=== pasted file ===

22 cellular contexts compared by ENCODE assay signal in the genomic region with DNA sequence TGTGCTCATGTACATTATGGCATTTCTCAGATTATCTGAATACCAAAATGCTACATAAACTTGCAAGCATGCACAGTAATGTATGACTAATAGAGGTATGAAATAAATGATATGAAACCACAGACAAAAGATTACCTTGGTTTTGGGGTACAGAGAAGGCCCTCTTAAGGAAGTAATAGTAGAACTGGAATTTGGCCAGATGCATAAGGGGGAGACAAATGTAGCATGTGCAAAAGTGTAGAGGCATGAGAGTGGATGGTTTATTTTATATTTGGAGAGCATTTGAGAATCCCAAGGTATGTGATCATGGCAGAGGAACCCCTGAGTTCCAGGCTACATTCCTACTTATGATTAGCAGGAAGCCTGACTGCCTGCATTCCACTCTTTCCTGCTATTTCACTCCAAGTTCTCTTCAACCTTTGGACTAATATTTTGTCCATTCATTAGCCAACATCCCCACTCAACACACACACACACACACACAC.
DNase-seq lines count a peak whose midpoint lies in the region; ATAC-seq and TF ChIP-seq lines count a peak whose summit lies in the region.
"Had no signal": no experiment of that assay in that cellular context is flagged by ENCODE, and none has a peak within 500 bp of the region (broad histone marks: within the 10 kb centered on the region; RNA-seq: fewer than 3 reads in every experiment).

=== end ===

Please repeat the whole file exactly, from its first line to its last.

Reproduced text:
22 cellular contexts compared by ENCODE assay signal in the genomic region with DNA sequence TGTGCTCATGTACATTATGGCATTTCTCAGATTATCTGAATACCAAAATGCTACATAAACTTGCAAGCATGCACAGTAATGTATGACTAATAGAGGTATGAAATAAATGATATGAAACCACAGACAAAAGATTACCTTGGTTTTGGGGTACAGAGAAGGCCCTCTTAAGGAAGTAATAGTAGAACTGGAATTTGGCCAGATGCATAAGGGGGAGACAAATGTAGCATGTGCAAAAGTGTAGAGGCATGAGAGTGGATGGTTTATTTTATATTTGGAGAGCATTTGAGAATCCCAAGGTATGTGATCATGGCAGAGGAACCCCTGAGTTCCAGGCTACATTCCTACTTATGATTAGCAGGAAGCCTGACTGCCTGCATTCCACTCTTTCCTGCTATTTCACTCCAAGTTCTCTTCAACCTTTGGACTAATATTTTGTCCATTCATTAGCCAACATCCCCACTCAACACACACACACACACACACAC.
DNase-seq lines count a peak whose midpoint lies in the region; ATAC-seq and TF ChIP-seq lines count a peak whose summit lies in the region.
"Had no signal": no experiment of that assay in that cellular context is flagged by ENCODE, and none has a peak within 500 bp of the region (broad histone marks: within the 10 kb centered on the region; RNA-seq: fewer than 3 reads in every experiment).